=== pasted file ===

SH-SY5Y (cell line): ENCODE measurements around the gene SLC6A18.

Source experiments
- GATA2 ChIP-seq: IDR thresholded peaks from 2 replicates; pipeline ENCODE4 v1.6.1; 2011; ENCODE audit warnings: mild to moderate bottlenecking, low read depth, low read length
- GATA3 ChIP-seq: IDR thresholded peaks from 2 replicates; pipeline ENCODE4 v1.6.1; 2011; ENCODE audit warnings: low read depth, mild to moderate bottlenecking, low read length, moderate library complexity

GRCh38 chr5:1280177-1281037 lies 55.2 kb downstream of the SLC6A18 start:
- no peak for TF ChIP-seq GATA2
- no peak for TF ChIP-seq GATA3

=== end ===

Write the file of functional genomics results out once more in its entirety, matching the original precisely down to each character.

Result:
SH-SY5Y (cell line): ENCODE measurements around the gene SLC6A18.

Source experiments
- GATA2 ChIP-seq: IDR thresholded peaks from 2 replicates; pipeline ENCODE4 v1.6.1; 2011; ENCODE audit warnings: mild to moderate bottlenecking, low read depth, low read length
- GATA3 ChIP-seq: IDR thresholded peaks from 2 replicates; pipeline ENCODE4 v1.6.1; 2011; ENCODE audit warnings: low read depth, mild to moderate bottlenecking, low read length, moderate library complexity

GRCh38 chr5:1280177-1281037 lies 55.2 kb downstream of the SLC6A18 start:
- no peak for TF ChIP-seq GATA2
- no peak for TF ChIP-seq GATA3